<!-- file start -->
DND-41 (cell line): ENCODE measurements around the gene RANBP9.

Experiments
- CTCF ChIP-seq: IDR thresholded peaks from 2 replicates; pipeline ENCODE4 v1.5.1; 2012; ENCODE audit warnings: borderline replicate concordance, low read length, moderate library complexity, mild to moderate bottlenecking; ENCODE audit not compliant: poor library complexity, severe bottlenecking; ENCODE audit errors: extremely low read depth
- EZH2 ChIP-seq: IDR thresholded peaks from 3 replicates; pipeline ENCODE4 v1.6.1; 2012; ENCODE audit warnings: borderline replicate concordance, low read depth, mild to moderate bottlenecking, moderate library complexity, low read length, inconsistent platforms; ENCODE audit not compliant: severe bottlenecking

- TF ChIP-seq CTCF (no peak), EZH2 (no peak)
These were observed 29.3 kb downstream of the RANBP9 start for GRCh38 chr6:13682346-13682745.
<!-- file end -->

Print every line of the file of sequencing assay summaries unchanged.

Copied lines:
DND-41 (cell line): ENCODE measurements around the gene RANBP9.

Experiments
- CTCF ChIP-seq: IDR thresholded peaks from 2 replicates; pipeline ENCODE4 v1.5.1; 2012; ENCODE audit warnings: borderline replicate concordance, low read length, moderate library complexity, mild to moderate bottlenecking; ENCODE audit not compliant: poor library complexity, severe bottlenecking; ENCODE audit errors: extremely low read depth
- EZH2 ChIP-seq: IDR thresholded peaks from 3 replicates; pipeline ENCODE4 v1.6.1; 2012; ENCODE audit warnings: borderline replicate concordance, low read depth, mild to moderate bottlenecking, moderate library complexity, low read length, inconsistent platforms; ENCODE audit not compliant: severe bottlenecking

- TF ChIP-seq CTCF (no peak), EZH2 (no peak)
These were observed 29.3 kb downstream of the RANBP9 start for GRCh38 chr6:13682346-13682745.